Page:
When Dr. Christopher founded The School of Natural Healing it was his ambitious goal to put an herbalist in every home. He continued lecturing and running the school until his death. In 1983 he slipped on a patch of ice in front of his home injuring his head in what became a fatal accident. He was 73 years old when he died and healthier that he had been in his 20s. In his life he had authored nine books and hundreds of papers and newsletters. He developed numerous herbal formulas that are still popular today. In his life's work he helped thousands of people find their way to wellness through natural medicine.

Dr. Christopher's son David has continued in his father's footsteps. David directs The School of Natural Healing today with the same enthusiasm and commitment as his father. Students learn by correspondence from a number of recognized experts in the herbal field.

"We are very exited about the next few years." said David in a recent interview. "The school has become more visible with our message being heard by the people that need to hear it. We want to continue with Dr. Christopher's goal by teaching an herbalist in every home and a master herbalist in every community. With diseases on the rise, people are becoming disenchanted with modern medicine and turning toward a more traditional form of healthcare. I think that is where our school comes in. We teach about herbs and nutrition. None of the therapies we talk about have any of the terrible side effects that drugs do. That is the kind of medicine that people want; that's the kind of medicine people want to learn about."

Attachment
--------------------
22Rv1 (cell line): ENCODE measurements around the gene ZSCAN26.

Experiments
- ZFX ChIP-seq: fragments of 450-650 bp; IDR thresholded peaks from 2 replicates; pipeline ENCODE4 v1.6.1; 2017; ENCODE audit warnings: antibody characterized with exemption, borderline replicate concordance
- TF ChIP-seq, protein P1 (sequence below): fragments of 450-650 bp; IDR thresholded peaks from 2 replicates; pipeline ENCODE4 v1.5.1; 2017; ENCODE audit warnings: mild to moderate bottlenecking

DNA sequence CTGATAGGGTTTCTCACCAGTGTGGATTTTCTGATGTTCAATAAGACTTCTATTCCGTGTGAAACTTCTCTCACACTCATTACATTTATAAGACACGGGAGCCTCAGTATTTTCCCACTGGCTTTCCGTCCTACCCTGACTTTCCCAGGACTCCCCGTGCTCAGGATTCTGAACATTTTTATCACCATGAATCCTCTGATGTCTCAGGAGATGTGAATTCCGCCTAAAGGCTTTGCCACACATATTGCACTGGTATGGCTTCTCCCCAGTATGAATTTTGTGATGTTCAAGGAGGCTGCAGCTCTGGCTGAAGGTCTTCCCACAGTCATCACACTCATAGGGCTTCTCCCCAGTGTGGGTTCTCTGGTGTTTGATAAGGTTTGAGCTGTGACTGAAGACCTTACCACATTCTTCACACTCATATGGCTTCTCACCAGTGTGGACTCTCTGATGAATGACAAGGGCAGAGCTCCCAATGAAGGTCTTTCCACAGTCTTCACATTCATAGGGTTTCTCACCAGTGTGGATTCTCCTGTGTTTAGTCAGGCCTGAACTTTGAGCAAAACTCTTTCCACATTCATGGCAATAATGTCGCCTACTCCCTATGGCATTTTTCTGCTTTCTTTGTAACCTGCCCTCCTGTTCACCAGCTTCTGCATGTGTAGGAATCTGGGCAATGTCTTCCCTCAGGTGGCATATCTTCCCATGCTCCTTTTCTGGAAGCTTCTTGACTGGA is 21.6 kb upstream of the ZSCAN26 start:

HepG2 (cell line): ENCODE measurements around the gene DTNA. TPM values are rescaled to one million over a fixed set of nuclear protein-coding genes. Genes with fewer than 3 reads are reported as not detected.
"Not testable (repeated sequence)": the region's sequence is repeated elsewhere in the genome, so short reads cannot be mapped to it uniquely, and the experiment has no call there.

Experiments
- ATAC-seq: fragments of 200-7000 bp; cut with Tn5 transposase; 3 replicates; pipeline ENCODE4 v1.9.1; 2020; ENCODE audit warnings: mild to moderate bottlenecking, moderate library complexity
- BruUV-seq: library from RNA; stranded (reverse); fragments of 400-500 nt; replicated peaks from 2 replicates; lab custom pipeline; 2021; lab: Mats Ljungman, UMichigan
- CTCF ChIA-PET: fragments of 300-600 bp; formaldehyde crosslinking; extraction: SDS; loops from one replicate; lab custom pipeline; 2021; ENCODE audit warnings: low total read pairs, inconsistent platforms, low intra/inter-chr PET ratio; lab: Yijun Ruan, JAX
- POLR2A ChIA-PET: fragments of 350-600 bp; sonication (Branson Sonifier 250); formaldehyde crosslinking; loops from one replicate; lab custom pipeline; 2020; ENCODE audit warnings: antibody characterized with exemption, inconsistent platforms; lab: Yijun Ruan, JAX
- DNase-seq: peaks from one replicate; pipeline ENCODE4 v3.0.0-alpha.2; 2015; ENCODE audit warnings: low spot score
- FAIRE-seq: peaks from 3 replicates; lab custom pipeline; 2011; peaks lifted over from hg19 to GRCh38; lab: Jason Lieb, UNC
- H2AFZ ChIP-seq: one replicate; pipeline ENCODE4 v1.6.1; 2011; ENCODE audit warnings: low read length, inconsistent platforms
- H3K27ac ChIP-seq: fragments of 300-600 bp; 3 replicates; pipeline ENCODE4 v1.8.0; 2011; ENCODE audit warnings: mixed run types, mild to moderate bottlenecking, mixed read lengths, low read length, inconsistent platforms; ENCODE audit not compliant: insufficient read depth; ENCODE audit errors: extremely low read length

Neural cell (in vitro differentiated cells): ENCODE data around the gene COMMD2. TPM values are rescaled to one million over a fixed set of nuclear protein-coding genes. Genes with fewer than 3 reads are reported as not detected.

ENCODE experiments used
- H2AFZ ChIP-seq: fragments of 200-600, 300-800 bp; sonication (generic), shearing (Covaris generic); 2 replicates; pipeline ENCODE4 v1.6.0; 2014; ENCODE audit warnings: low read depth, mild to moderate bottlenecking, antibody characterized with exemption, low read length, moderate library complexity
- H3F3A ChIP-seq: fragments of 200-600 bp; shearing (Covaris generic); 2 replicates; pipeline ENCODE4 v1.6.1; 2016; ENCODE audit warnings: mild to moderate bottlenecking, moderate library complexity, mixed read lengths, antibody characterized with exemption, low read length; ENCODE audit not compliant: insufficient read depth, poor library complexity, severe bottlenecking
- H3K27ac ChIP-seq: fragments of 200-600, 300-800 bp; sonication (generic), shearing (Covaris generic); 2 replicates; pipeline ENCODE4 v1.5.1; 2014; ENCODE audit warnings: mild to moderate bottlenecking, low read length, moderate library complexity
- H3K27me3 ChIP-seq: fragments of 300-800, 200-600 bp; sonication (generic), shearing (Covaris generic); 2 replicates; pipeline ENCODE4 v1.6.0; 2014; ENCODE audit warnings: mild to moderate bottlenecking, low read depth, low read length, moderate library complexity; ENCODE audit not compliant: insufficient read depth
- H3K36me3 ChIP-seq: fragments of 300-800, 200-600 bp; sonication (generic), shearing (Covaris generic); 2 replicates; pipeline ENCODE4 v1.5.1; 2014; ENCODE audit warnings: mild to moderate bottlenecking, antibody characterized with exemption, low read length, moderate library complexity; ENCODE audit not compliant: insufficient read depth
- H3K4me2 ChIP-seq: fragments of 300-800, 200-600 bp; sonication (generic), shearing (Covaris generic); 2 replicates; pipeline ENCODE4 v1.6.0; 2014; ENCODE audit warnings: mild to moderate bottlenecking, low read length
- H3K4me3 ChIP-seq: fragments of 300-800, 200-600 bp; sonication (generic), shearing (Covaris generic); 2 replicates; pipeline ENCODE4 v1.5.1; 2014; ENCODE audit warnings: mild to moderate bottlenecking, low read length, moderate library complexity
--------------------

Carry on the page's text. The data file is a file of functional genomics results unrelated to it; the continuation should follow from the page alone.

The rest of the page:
After having the Christopher line of formulas marketed for 20 years by Nature's Way, the contract ended in 1998 and all the original formulas are now available from the family once again.

Dr. Christopher's daughter, Ruth, and her husband, Norman Bacalla, continue to manufacture the complete line of Dr. Christopher's Original Formulas in Springville, Utah, plus many newer combination formulas developed by David Christopher, M.H., and a complete line of single herbs.

Dr. Christopher left a true legacy. His philosophy of simple foods, common herbs and healthy living are still as valuable today as they ever have been, maybe even more so. His life's work has touched thousands of people and continues to touch people today.

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By Nathan Jaynes, M.H.

Adapted by M.H.